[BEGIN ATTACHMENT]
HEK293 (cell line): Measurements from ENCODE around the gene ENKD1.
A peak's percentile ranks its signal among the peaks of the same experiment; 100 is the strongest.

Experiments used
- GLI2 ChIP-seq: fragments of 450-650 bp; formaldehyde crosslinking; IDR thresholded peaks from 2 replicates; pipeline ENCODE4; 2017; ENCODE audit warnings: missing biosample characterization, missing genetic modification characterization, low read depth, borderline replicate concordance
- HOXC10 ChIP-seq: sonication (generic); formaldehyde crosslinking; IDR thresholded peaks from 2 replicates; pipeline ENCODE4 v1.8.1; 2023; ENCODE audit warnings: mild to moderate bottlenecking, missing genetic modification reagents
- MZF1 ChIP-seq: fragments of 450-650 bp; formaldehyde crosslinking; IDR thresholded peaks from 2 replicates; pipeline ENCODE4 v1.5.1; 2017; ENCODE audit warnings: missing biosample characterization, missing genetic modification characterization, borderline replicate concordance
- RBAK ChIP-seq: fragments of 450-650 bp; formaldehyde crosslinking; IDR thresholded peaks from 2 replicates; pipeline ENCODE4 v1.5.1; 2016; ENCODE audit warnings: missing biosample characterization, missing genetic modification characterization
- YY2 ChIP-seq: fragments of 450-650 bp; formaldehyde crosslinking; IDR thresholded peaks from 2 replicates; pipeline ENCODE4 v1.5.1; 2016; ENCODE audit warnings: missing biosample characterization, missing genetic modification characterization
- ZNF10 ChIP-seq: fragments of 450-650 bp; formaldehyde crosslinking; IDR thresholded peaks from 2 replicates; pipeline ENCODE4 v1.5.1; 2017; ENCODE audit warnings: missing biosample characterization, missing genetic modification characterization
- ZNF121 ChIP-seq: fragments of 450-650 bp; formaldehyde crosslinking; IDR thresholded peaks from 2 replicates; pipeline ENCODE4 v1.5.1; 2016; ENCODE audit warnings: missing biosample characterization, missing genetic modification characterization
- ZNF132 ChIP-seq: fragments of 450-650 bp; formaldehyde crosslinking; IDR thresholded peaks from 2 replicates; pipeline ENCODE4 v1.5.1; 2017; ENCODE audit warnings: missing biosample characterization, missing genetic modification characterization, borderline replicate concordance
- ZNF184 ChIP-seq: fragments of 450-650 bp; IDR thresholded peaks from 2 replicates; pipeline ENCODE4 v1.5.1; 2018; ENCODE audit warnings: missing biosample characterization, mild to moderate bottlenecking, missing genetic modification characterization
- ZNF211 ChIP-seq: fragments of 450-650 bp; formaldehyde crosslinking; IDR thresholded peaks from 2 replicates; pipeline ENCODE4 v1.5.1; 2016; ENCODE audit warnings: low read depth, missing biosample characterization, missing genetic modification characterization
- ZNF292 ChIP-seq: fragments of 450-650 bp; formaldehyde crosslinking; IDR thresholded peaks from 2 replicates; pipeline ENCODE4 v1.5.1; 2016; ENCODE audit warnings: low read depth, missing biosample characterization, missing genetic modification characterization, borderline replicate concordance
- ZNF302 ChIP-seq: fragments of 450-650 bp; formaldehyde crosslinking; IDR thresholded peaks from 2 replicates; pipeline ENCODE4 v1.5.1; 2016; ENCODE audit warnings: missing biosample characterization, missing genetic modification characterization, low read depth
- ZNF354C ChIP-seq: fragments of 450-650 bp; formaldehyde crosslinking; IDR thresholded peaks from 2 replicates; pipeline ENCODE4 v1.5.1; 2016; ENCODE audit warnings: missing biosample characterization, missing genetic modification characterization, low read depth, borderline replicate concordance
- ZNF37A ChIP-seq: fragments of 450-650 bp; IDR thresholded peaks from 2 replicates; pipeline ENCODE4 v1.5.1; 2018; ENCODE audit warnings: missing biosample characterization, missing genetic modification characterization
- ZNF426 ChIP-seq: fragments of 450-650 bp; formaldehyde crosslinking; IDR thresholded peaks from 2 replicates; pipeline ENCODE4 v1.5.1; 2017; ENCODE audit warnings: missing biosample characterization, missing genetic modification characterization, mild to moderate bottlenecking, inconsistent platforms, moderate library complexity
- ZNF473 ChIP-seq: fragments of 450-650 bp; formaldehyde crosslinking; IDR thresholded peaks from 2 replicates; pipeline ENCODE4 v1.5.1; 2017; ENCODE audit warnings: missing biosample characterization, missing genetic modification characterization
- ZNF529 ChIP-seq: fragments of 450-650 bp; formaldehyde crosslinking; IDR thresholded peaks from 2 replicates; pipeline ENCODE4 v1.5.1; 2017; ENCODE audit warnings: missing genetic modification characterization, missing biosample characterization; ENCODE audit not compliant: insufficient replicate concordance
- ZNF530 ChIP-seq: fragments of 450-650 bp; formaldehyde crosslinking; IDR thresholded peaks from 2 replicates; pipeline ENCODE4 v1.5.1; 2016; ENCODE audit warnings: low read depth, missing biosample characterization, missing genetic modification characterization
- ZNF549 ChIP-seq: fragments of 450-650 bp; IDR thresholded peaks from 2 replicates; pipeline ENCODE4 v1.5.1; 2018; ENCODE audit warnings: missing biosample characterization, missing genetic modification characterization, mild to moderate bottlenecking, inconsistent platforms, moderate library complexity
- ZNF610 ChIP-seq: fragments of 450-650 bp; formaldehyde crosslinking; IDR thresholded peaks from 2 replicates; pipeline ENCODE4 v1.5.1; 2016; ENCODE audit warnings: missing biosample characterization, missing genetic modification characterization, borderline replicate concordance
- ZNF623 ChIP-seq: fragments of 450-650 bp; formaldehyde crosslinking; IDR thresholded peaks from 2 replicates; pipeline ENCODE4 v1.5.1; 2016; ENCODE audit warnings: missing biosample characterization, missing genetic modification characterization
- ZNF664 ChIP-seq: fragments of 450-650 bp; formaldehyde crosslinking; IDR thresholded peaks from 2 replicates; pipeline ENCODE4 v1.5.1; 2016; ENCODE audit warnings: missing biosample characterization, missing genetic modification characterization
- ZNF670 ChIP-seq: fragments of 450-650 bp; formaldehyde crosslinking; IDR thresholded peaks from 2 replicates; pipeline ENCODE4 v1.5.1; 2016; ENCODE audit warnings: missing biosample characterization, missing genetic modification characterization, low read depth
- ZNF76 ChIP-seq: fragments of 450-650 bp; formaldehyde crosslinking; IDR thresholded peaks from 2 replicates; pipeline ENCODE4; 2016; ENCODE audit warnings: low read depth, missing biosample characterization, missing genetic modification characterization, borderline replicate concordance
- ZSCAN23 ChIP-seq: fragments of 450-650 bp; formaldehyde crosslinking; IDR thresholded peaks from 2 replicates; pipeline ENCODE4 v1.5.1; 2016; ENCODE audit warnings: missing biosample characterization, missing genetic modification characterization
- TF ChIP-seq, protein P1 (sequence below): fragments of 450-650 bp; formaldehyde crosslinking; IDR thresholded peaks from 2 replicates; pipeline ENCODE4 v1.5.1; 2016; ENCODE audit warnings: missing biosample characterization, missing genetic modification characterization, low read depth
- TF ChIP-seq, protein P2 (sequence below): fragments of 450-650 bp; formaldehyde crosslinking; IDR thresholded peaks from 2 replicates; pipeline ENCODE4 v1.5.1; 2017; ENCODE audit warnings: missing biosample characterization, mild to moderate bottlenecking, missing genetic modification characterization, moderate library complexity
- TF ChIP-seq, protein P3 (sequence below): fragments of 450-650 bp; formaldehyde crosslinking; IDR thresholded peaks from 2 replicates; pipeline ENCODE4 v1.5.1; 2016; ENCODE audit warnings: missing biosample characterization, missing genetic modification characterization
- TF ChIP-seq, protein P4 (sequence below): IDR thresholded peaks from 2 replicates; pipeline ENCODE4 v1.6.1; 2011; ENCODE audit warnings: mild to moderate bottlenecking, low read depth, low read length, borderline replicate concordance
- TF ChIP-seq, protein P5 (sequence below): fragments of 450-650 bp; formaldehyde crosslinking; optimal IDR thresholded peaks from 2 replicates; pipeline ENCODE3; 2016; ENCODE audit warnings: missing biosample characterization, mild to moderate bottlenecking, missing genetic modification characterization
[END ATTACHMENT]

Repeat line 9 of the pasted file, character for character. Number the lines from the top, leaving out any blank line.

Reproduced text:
- ZNF10 ChIP-seq: fragments of 450-650 bp; formaldehyde crosslinking; IDR thresholded peaks from 2 replicates; pipeline ENCODE4 v1.5.1; 2017; ENCODE audit warnings: missing biosample characterization, missing genetic modification characterization